Trust [Brene says Faith] is essential when we decide to live and love with our whole hearts in a world where most of us want assurances before we risk being vulnerable and getting hurt.Gifts of Imperfection
I think this is so true, the thing that is important though, is who/what are you trusting and what is the expected outcome of your trust?
Intuition as a movement of the soul
The section on intuition has Brene forging a new definition from the data about what this word actually means. She begins with an idea that is probably familiar to many of us – that intuition is a gut knowing, kind of a body wisdom and she’s not sure that fits with the dictionary definition that identifies intuition as a direct perception of truth or fact independent of any reasoning process. And then she trawls through the data to craft a new definition that supports the experience of those she interviews who use the term about what steers them towards wholehearted living.
What we end up with is a blended ‘information gathering’ strategy that leads into ‘knowing’. It’s partly the capacity to listen to the uneasiness and then to listen beneath that. It’s partly the courage to follow a ‘gut’ feeling. It’s also a bit of drawing on past experience, a bit of totting up pros and cons and a bit of a willingness to step into uncertainty. The blended process of complementary information and insightful resourcing that she comes up with is definitely a legit thing, but I think enneagram teacher Uranio Paes offers us a deeper insight into the nature of true intuition.
Uranio is careful to point out the difference between the ‘gut’ knowing of body wisdom, which is instinctual and engages the five bodily senses of touch, taste, smell, sight and hearing. This is a large part of the blend of information that the brain spontaneously collects and scans – mostly without our awareness – and we add to that some stories from the past or about the future, plus any other information we can throw in to help us get a read on the situation and so get a sense of what to do next.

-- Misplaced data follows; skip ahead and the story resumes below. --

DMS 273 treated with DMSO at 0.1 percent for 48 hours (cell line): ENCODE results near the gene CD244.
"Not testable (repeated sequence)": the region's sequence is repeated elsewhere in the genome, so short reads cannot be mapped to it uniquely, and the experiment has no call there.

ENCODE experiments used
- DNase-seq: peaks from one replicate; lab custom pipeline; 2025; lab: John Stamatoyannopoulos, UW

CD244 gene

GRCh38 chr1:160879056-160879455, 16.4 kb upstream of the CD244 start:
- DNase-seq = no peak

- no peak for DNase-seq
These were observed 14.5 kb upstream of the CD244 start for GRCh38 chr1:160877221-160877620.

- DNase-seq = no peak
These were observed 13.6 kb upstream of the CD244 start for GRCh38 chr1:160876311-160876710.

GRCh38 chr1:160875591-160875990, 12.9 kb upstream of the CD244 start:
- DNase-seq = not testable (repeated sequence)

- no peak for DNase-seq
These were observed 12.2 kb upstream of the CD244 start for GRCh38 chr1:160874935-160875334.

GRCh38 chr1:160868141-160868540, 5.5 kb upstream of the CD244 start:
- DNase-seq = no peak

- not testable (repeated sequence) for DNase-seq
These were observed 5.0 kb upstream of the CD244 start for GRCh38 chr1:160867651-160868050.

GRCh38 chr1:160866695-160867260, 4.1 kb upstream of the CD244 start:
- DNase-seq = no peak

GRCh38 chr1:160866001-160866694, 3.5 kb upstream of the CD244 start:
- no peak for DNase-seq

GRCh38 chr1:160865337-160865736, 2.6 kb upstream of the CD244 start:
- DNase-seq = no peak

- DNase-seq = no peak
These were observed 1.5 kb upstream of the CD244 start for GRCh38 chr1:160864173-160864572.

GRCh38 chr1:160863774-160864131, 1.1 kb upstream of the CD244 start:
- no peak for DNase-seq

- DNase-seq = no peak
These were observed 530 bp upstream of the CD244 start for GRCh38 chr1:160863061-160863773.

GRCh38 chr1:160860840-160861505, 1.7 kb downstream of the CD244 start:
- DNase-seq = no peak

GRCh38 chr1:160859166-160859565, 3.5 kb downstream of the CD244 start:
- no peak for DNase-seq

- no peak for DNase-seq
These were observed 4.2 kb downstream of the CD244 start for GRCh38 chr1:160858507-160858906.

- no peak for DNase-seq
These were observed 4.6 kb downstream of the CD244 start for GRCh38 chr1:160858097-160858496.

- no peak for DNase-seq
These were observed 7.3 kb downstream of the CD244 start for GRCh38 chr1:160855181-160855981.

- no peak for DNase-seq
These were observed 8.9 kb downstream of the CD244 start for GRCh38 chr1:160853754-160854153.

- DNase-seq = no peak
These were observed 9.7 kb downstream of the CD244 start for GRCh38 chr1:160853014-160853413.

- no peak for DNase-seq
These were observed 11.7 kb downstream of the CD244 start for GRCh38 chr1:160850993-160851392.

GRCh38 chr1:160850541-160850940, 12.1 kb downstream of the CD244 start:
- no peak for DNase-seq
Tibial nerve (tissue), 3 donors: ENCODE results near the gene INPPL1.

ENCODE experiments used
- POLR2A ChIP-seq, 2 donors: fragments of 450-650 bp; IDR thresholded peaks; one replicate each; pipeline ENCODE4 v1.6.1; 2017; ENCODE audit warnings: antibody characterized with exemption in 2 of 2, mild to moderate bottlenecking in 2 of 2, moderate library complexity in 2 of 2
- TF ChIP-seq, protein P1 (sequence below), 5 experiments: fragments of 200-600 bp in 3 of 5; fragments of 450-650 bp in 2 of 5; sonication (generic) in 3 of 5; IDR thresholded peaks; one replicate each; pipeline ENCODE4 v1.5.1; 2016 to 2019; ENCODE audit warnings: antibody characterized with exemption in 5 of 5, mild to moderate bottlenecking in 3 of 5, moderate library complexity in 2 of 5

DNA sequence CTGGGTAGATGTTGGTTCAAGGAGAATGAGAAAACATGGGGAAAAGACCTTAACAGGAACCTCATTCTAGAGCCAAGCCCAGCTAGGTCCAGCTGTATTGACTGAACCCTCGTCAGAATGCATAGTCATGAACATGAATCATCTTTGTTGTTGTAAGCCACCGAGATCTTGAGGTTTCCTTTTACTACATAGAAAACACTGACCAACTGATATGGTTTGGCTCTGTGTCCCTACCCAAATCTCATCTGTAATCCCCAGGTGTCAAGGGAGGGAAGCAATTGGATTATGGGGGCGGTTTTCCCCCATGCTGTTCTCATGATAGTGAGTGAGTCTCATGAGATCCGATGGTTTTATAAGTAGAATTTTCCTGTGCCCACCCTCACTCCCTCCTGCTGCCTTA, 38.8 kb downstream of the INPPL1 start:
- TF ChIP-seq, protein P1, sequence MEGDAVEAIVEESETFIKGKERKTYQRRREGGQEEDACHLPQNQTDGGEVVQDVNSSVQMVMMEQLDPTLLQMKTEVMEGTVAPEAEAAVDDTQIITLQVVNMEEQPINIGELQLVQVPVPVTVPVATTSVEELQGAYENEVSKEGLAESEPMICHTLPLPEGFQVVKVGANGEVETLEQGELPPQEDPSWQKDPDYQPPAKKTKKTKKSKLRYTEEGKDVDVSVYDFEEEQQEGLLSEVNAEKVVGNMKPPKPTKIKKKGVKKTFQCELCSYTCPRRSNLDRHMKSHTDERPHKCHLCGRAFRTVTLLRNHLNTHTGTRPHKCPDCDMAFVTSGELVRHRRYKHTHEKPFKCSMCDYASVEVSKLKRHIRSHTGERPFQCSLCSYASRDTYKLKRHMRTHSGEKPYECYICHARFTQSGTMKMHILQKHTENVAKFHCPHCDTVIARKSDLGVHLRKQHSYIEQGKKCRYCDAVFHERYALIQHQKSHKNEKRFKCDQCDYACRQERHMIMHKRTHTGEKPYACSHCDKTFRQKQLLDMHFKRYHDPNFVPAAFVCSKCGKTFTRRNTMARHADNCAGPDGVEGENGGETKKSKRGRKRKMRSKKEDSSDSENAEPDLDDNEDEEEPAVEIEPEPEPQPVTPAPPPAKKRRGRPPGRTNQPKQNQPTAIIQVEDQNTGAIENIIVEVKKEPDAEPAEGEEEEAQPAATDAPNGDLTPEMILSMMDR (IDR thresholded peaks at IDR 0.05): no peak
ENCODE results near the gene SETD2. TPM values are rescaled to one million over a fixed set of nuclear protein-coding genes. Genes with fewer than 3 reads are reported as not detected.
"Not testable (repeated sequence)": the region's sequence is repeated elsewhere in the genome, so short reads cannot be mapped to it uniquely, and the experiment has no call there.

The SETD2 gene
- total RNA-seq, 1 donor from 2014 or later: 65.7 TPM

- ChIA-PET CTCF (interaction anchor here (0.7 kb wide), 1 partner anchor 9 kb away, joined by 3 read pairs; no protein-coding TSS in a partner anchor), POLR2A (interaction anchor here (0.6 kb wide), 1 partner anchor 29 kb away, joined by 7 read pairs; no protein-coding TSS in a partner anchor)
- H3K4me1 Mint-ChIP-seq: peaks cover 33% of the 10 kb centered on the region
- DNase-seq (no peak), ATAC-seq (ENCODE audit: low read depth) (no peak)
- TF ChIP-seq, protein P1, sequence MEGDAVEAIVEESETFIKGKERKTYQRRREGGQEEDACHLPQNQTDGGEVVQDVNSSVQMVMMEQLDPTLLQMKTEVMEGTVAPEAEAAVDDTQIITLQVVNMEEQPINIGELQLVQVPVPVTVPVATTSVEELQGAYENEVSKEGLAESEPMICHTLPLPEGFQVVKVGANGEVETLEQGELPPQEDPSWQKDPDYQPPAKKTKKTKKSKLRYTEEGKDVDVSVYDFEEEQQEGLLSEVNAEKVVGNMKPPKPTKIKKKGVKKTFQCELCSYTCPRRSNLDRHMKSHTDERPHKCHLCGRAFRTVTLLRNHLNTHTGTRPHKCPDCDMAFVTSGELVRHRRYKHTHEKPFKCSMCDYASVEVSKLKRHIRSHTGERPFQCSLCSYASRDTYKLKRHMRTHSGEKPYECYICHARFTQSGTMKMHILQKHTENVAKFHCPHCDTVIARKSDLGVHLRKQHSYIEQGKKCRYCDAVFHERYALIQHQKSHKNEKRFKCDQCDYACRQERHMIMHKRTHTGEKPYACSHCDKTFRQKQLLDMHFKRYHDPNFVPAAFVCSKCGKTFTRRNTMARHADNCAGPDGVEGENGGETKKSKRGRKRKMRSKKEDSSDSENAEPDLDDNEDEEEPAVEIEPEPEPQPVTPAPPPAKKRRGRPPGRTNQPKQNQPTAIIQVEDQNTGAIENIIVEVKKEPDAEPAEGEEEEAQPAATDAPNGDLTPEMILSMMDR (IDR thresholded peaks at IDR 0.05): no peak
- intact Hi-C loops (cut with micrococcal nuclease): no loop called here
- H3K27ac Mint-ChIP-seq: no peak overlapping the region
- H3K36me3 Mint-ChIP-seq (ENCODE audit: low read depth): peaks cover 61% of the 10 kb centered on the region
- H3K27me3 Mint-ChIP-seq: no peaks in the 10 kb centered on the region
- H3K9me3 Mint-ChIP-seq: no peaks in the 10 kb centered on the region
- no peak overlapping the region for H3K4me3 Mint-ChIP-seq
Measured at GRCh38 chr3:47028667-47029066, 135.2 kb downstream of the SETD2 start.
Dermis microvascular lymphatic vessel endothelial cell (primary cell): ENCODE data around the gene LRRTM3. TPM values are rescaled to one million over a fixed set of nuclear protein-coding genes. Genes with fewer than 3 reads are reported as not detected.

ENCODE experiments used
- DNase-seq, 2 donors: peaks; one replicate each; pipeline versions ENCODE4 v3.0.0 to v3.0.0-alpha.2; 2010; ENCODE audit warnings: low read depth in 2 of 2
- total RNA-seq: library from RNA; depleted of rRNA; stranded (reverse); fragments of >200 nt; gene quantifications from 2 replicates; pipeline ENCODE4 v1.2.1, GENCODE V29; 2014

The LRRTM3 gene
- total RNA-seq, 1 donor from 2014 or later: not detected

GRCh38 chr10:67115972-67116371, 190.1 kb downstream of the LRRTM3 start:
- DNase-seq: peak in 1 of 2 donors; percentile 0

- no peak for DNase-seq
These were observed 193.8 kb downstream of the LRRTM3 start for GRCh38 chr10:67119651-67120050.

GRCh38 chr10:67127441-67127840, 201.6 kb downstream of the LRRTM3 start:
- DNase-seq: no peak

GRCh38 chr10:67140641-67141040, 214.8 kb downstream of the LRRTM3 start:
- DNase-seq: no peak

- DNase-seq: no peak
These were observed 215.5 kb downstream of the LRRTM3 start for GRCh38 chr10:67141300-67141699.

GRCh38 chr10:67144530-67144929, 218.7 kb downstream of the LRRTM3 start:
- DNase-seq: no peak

Although Brene won’t like it, all of that is still, essentially, body based and instinctual rather than intuitive.
Intuition is, in fact, the sixth sense – a spontaneity of the soul, a knowing that arrives from beyond the body and can feel like a download or a deposit. As such, intuition can arrive through auditory or visual means, including in dreams; it can also arrive through sensory channels or arrive as a ‘knowing’ that isn’t sensory at all.
So it seems to me that what Brene is identifying as intuition is actually a blend of the body wisdom of instinct and the rational processes of the mind. It’s great that she’s encouraging us to trust and attend to the instinctual wisdom of your body since she/he has so much information, insight and wisdom to offer you….most of us don’t listen to our bodies much and a lot (but not all) of us prefer to rely on our heads alone to guide us.
Pause to reflect
What is your experience with intuition? What is your sense of the difference between instinct and intuition? Would you trust either of them?? How might you grow an openness to trust yourself in either of these capacities?
Stilling the soul to receive – a creative montage.